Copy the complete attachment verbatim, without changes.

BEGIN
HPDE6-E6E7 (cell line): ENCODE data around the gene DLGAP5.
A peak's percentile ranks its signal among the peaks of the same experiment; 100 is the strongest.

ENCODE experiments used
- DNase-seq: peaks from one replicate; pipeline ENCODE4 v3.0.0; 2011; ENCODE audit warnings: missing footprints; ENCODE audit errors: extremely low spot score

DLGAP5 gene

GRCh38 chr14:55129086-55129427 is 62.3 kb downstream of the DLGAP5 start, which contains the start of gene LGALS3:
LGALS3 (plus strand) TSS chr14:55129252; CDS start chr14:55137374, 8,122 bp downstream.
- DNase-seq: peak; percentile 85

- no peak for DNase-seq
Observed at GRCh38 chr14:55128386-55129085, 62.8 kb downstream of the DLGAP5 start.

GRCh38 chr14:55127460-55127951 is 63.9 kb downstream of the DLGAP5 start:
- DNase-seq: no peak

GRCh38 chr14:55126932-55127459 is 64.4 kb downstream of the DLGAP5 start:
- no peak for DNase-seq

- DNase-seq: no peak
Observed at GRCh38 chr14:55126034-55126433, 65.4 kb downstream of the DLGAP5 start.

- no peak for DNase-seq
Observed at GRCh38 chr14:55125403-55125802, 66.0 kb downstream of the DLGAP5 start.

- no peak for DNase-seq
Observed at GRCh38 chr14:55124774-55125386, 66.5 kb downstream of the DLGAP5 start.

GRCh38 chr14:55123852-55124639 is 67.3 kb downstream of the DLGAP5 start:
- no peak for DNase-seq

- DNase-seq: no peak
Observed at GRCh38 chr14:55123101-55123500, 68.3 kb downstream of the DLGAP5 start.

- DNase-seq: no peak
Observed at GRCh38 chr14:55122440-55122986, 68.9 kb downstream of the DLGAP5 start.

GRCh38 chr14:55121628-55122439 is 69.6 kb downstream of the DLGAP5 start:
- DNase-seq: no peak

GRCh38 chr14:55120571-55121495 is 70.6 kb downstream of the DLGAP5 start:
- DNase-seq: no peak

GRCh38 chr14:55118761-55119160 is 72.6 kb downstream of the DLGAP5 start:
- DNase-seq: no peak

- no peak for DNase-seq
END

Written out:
HPDE6-E6E7 (cell line): ENCODE data around the gene DLGAP5.
A peak's percentile ranks its signal among the peaks of the same experiment; 100 is the strongest.

ENCODE experiments used
- DNase-seq: peaks from one replicate; pipeline ENCODE4 v3.0.0; 2011; ENCODE audit warnings: missing footprints; ENCODE audit errors: extremely low spot score

DLGAP5 gene

GRCh38 chr14:55129086-55129427 is 62.3 kb downstream of the DLGAP5 start, which contains the start of gene LGALS3:
LGALS3 (plus strand) TSS chr14:55129252; CDS start chr14:55137374, 8,122 bp downstream.
- DNase-seq: peak; percentile 85

- no peak for DNase-seq
Observed at GRCh38 chr14:55128386-55129085, 62.8 kb downstream of the DLGAP5 start.

GRCh38 chr14:55127460-55127951 is 63.9 kb downstream of the DLGAP5 start:
- DNase-seq: no peak

GRCh38 chr14:55126932-55127459 is 64.4 kb downstream of the DLGAP5 start:
- no peak for DNase-seq

- DNase-seq: no peak
Observed at GRCh38 chr14:55126034-55126433, 65.4 kb downstream of the DLGAP5 start.

- no peak for DNase-seq
Observed at GRCh38 chr14:55125403-55125802, 66.0 kb downstream of the DLGAP5 start.

- no peak for DNase-seq
Observed at GRCh38 chr14:55124774-55125386, 66.5 kb downstream of the DLGAP5 start.

GRCh38 chr14:55123852-55124639 is 67.3 kb downstream of the DLGAP5 start:
- no peak for DNase-seq

- DNase-seq: no peak
Observed at GRCh38 chr14:55123101-55123500, 68.3 kb downstream of the DLGAP5 start.

- DNase-seq: no peak
Observed at GRCh38 chr14:55122440-55122986, 68.9 kb downstream of the DLGAP5 start.

GRCh38 chr14:55121628-55122439 is 69.6 kb downstream of the DLGAP5 start:
- DNase-seq: no peak

GRCh38 chr14:55120571-55121495 is 70.6 kb downstream of the DLGAP5 start:
- DNase-seq: no peak

GRCh38 chr14:55118761-55119160 is 72.6 kb downstream of the DLGAP5 start:
- DNase-seq: no peak

- no peak for DNase-seq